Design News is part of the Informa Markets Division of Informa PLC

This site is operated by a business or businesses owned by Informa PLC and all copyright resides with them. Informa PLC's registered office is 5 Howick Place, London SW1P 1WG. Registered in England and Wales. Number 8860726.

When Your Starbucks Is A Robot

Image courtesy of Gina Easley/Stockimo/Alamy cafexsfoairport.jpg
The CafeX robotic coffee kiosk, in several locations including San Francisco International Airport, offers the convenience of selling caffeinated drinks with a potentially faster turnaround time than a conventional coffee shop.
A frustrating return plane flight takes an interesting turn with the discovery of a robotic coffee shop in an airport concourse.

I recently attended the DesignCon conference in Santa Clara. The live-again event was informative, well-organized, and above all well-attendedꟷkudos to the events staff at Informa Markets for pulling it off. But getting to and from the show from my New York City home was, in short, a nightmare.

Let me vent for a few minutes. My outgoing flight to San Jose on a Monday evening was delayed by over three hours. Well, at least I made it to my hotel at 1 am. Now for the return flight. First, I received an e-mail stating the flight, scheduled to leave at 10:30 pm, was delayed until 1:45 am. Okay, I’ll wait in the lobby of the hotel where I checked out earlier in the day and work for a bit. At around 7:45 pm, Google Alerts sends a text stating the flight was scheduled to leave on time at 10:30 pm, so I’d figure I’d head to the airport.

When I arrived at the airport, the screen says the flight was delayed until 1:45 am, the same time as the original e-mail. So much for Google’s AI algorithms. Two subsequent e-mails then pushed back the scheduled departure times to 2:12 am and 2:57 am, respectively. Finally, someone came around to say the flight was canceled altogether.

As you might expect, the next battle was trying to get on another flight. Jet Blue booked me the same doomed flight the next evening, which I wasn’t going to wait around for. Luckily, I was able to book an American Airlines flight leaving 6 am the next morning to New York City. The catch was that the flight was leaving from San Francisco International Airport, 30 miles away.

I normally don’t comment on rideshare trips, but the $50+ trip from San Jose Airport to San Francisco International Airport included at least a 20-minute side trip off Highway 101 for the driver to buy gas, followed by 20 or so minutes stuck in traffic for night-time highway construction. When I finally arrived at the airport at close to midnight, I had to stay in the downstairs lobby and could not go through dreaded security, as the ticketing agents had already left for the night and the automated ticketing machines could not issue me a boarding pass. This meant waiting around several hours trying to “sleep” in an available chair near a rumbling escalator, luggage in tow, interrupted by periodic airport safety announcements. Somewhat surprisingly, there were others trying to catch some sleep in the lobby as well.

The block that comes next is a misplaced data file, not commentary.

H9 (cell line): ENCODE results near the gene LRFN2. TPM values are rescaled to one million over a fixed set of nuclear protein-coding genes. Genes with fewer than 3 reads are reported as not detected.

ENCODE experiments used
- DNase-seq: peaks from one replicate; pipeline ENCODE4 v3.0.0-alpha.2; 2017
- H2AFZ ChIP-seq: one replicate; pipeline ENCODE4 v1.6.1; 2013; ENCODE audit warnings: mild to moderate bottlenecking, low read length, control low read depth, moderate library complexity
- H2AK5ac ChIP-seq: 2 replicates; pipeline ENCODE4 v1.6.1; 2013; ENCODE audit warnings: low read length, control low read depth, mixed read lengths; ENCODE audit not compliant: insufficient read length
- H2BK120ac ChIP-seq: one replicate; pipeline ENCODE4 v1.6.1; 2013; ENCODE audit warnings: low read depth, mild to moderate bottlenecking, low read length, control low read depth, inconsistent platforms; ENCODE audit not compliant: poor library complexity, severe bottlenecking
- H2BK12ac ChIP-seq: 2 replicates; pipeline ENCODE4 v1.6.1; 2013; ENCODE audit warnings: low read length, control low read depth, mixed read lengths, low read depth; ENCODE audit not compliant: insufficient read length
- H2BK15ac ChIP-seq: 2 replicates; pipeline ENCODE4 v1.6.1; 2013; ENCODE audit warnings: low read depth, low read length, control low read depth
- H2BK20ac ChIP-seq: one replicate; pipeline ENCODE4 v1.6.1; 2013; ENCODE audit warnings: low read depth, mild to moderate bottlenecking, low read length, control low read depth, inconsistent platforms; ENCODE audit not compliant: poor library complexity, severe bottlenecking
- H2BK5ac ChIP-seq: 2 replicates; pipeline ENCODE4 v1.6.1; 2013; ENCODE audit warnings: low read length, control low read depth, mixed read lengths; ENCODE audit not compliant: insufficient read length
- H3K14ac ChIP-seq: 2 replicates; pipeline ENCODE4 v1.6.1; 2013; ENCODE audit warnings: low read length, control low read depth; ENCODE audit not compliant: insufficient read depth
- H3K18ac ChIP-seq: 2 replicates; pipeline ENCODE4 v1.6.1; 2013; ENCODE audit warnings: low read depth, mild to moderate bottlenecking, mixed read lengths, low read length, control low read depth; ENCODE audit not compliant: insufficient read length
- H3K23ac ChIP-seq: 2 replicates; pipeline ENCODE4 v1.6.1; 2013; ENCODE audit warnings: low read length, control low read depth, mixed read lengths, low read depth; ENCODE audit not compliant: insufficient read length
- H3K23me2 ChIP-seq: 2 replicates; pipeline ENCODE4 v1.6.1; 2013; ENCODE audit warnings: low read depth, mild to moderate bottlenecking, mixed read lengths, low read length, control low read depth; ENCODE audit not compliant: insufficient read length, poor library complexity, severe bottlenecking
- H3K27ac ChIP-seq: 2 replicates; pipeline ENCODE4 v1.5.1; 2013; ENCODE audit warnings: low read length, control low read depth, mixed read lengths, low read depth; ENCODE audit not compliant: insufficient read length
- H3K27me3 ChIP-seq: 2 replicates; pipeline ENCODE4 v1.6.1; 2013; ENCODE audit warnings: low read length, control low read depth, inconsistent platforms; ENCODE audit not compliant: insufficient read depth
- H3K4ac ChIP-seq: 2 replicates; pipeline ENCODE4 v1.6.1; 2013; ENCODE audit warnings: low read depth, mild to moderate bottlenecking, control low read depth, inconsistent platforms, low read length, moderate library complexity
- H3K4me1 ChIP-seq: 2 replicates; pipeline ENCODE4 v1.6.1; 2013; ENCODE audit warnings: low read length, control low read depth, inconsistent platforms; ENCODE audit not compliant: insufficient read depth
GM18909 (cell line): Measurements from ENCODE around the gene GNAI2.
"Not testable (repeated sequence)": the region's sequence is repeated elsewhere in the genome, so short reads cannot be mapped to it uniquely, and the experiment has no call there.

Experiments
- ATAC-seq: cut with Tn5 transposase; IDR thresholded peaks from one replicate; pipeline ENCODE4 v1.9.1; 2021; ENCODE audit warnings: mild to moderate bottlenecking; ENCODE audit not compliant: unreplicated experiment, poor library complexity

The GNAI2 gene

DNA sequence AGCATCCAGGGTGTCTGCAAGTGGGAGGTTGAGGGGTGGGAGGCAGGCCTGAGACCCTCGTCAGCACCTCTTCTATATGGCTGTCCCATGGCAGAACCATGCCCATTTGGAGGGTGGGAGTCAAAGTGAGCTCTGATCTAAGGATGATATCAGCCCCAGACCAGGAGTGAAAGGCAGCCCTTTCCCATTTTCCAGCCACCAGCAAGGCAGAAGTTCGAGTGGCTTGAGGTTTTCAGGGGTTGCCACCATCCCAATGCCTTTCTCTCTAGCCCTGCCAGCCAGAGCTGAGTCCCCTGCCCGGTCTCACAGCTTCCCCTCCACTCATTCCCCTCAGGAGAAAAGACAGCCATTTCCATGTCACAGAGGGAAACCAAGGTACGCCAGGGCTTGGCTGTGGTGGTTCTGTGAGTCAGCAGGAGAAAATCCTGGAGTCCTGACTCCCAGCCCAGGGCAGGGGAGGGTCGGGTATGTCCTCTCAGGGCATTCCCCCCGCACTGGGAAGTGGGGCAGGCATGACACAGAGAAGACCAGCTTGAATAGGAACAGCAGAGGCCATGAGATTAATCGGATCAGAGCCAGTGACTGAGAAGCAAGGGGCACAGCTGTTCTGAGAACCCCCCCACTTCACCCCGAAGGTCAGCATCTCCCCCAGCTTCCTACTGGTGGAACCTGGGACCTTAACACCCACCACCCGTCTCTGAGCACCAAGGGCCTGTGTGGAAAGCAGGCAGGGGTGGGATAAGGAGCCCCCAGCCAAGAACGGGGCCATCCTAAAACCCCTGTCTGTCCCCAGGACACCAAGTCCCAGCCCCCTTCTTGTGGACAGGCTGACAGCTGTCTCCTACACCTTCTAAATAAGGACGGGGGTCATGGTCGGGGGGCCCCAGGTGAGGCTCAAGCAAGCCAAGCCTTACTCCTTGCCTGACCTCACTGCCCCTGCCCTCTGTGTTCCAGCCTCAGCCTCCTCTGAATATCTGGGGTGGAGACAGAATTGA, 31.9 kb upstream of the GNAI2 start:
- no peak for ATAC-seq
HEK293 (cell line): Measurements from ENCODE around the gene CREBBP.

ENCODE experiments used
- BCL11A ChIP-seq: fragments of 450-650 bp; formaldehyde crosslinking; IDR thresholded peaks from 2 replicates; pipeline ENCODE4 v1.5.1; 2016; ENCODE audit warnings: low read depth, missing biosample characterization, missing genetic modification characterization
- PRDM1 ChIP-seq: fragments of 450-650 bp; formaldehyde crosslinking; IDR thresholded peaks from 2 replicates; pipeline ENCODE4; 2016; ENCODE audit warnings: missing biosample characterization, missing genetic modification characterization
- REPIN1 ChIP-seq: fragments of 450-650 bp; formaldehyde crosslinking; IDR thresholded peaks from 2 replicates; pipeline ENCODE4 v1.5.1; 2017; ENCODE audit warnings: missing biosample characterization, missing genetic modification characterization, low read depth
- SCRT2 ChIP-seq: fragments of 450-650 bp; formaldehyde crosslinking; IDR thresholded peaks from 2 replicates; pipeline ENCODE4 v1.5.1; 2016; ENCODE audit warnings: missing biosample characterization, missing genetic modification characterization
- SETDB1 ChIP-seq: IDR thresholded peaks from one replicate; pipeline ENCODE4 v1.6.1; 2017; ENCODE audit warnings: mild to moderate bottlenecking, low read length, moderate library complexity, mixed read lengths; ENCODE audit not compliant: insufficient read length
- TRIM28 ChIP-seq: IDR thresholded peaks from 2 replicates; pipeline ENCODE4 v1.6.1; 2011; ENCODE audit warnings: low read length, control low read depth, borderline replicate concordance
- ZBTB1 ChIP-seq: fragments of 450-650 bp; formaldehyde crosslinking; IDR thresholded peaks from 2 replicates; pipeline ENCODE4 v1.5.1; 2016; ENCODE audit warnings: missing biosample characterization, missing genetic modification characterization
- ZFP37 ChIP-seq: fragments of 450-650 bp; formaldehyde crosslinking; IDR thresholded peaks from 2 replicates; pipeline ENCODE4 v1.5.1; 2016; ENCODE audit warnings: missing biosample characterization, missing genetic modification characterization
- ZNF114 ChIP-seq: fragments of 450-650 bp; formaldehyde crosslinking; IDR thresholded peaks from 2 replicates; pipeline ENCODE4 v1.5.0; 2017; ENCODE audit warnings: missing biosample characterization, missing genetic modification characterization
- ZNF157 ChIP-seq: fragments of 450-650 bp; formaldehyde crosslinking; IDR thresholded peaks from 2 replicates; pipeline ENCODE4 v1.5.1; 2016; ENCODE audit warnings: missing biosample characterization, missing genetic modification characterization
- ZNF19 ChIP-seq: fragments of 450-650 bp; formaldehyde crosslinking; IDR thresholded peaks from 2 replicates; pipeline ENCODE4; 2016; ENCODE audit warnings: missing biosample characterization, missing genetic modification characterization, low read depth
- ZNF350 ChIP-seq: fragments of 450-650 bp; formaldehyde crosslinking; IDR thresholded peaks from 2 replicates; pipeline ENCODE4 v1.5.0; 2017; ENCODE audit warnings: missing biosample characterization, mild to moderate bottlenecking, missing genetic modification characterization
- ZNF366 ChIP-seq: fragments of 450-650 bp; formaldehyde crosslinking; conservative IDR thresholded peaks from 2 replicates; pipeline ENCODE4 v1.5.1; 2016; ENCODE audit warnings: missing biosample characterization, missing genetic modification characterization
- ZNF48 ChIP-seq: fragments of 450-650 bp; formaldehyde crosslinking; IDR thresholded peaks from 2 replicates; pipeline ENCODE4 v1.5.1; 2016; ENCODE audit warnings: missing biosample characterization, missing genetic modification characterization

If you somehow are still reading this, at roughly 4:00 am this bleary-eyed traveler finally obtained a boarding pass and made it through security without incident. As I was walking through the course of San Francisco Terminal 1 toward Gate B20. I saw a kiosk marked “CafeX” with a short line in front. I decided to take a look.

What I saw for the first time was a robotic coffee shop programmed to make various caffeinated drinks depending on what is input. After you scan your QR code, a menu showing various drinks and their prices pops up on your smartphone screen. After you make your selections and pay via credit card, the robot goes through its paces, picking and placing combinations of drink selections, milk, and sugar. Once ready, your name flashes on one of several screens and you can pick up your drink.

You can see the CaféX coffee machine run through its paces here as well is in the video following the story.

The CaféX menu includes selections such as Caffee Mocha, Cappuccino, Lattes, Espressos, Hot Chocolate, and Drip Coffee, which I selected. The prices, while not cheap, are comparable to what you might pay at a Starbucks in an airport. The taste? Not bad, even considering I was in desperate need of a caffeine fix at the time.

CafeX is the brainchild of Henry Hu, co-founder and CEO, who launched the business over five years ago as a reaction to the long lines customers often encounter at peak times in Starbucks and other coffee shops. While the company has seen some locations come and go due to the COVID-19 pandemic, the idea of minimizing the wait time for caffeine is a relief for many time-starved commuters and travelers.

A check of the CafeX site shows there are currently three of these robotic coffeemaking kiosks in operation—the one I used in San Francisco Airport Terminal 1, another in Terminal 3 near Gate F4. and for those that happen to travel to Dubaiꟷone at the Museum of the Future that is available during museum hours. The airport sites are open 24/7.

While the CafeX kiosk does require someone to restock supplies and do minor upkeep and maintenance, it can operate most of the time unattended and occupies just a fraction of the space that a Starbucks would require. Given the staffing issues now facing food establishments, using robots to sell coffee and other items, particularly during non-peak times or where vendor space is costly or not available, is a sound idea.

For this traveler, CafeX was a nice revelation during a bungled trip.

 

Hide comments
account-default-image

Comments

  • Allowed HTML tags: <em> <strong> <blockquote> <br> <p>

Plain text

  • No HTML tags allowed.
  • Web page addresses and e-mail addresses turn into links automatically.
  • Lines and paragraphs break automatically.
Publish